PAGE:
I am interested in your concept of capitalism, because you state it's a disaster and unworkable. I would like to know why.

    I agree with you in that capitalism is not as beautiful as most of it's proponents claim. Yes, capitalism can be very ruthless and immoral, but so is any kind of goverment including socialism, and even Nature. So, how can you prefer a primitive immoral system like Nature over a more civilized immoral system like capitalism?. Aren't you being hypocritical when you characterize capitalism as immoral and nature as moral?.

  37. Miguel,
    You really do not want answers to the questions you pose to Suelo.
    You need to start your own site and quit bothering people here.

  38. Al:
    Your comments are so valid. I have mulled over these same questions for years. But what you quoted from me is not from textbook sophistry, but is very simple observation that most of us know, but we are afraid to speak it.

    There is a reason I say "COMMERCIAL civilization."

    I don't believe civilization with its medicine & technology are evil. They arise from nature, just like the technology of antibodies arise in our bodies to fight germs in the everlasting interplay between life & death, positive & negative. It is natural for us to help the sick and dying, as long as we don't fall into the delusion that we can eliminate sickness and death. That's no more possible than eliminating negative charge and keeping only positive. We can rack up positive charge & push away negative temporarily, but negative eventually returns stronger than ever. Common sense.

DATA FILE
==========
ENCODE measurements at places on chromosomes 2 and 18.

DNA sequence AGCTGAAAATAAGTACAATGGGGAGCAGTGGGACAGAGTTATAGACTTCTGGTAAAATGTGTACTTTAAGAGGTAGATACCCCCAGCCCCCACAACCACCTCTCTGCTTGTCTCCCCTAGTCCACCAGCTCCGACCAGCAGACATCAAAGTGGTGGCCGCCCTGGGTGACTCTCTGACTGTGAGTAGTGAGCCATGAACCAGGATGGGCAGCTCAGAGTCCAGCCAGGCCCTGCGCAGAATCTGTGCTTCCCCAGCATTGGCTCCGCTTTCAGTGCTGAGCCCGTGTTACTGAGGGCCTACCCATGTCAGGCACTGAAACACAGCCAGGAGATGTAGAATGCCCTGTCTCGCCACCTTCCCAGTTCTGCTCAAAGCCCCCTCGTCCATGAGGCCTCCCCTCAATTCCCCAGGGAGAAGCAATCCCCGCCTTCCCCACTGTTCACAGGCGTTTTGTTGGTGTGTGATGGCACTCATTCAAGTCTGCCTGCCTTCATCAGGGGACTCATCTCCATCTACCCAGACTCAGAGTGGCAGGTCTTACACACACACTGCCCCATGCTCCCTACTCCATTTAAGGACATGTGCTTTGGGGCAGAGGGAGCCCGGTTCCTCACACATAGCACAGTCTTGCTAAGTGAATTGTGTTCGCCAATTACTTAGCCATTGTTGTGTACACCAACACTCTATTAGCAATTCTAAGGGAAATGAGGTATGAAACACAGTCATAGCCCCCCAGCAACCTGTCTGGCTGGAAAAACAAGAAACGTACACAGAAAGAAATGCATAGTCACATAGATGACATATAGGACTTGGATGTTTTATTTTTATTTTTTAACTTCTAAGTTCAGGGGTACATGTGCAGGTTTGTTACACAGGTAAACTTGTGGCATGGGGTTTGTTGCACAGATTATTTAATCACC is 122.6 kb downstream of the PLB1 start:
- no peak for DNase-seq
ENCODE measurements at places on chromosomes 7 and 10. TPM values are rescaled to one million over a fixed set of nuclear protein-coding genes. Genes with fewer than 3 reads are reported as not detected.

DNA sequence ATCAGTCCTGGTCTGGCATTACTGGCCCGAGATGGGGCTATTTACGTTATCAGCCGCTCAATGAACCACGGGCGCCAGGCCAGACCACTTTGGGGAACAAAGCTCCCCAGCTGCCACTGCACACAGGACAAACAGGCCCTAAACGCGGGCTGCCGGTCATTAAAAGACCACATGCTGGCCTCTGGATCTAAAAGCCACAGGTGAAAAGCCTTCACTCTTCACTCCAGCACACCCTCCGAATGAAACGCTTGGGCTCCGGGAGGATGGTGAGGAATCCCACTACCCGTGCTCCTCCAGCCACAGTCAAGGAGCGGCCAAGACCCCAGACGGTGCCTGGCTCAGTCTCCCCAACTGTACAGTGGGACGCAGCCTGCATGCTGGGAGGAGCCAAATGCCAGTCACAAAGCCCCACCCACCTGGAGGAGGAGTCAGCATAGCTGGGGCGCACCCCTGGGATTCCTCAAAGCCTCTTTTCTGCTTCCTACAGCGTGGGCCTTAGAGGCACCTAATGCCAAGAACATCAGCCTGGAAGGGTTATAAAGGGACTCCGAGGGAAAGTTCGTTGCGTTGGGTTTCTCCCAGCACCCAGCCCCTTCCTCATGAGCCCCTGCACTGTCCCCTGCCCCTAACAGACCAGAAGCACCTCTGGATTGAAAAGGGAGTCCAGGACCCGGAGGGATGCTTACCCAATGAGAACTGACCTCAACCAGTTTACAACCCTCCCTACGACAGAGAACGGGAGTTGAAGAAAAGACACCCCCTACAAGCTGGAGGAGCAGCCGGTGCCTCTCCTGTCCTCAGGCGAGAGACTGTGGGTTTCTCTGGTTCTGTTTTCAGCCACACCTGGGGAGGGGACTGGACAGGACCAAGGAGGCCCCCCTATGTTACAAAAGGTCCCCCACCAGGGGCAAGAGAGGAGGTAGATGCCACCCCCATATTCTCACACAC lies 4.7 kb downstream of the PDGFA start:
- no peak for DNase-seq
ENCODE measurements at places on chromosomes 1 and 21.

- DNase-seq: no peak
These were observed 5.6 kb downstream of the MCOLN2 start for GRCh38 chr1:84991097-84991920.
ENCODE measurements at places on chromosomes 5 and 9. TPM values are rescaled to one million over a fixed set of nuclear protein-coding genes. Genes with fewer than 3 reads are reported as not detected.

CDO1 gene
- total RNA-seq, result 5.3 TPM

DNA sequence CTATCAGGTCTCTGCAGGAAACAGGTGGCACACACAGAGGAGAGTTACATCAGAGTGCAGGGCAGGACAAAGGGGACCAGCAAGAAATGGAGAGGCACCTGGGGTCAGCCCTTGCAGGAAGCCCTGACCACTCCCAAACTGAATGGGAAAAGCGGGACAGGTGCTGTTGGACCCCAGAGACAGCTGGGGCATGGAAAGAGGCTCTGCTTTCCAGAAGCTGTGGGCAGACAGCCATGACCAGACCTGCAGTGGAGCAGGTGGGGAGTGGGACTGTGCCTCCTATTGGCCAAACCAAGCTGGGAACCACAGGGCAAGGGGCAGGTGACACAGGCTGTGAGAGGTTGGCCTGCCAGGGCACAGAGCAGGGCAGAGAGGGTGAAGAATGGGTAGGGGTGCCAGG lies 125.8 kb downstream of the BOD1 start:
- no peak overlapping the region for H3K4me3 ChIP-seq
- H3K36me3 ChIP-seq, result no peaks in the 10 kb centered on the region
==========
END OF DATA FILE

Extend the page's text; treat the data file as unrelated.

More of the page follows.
But this lack of common sense is the delusion of our commercial civilizations: hoarding positives, oblivious that we are racking up overwhelming debt that will pounce back on us!

    Every one of us life-forms is guaranteed to experience what Haiti has experienced: ugly death. Whether it happens in mass or individually, it is death, not pretty. We can never escape that reality. There is no solution to eliminating death, but there is a solution to ending prolonged suffering. Haiti has experienced prolonged suffering for centuries, suffering which is a direct result of economic injustice, first introduced upon that island (when it was called Hispaniola) by Columbus and his greedy band. Nature makes ways to end prolonged suffering, through natural selection, and we make ways to fight natural selection.

    It's the marketing of technology that's the problem, & the delusion arising with it that we can eliminate death & suffering from the universe. It is natural for us, like antibodies, to battle negatives, to keep the interplay in balance, but it is delusion to think we can ELIMINATE negatives!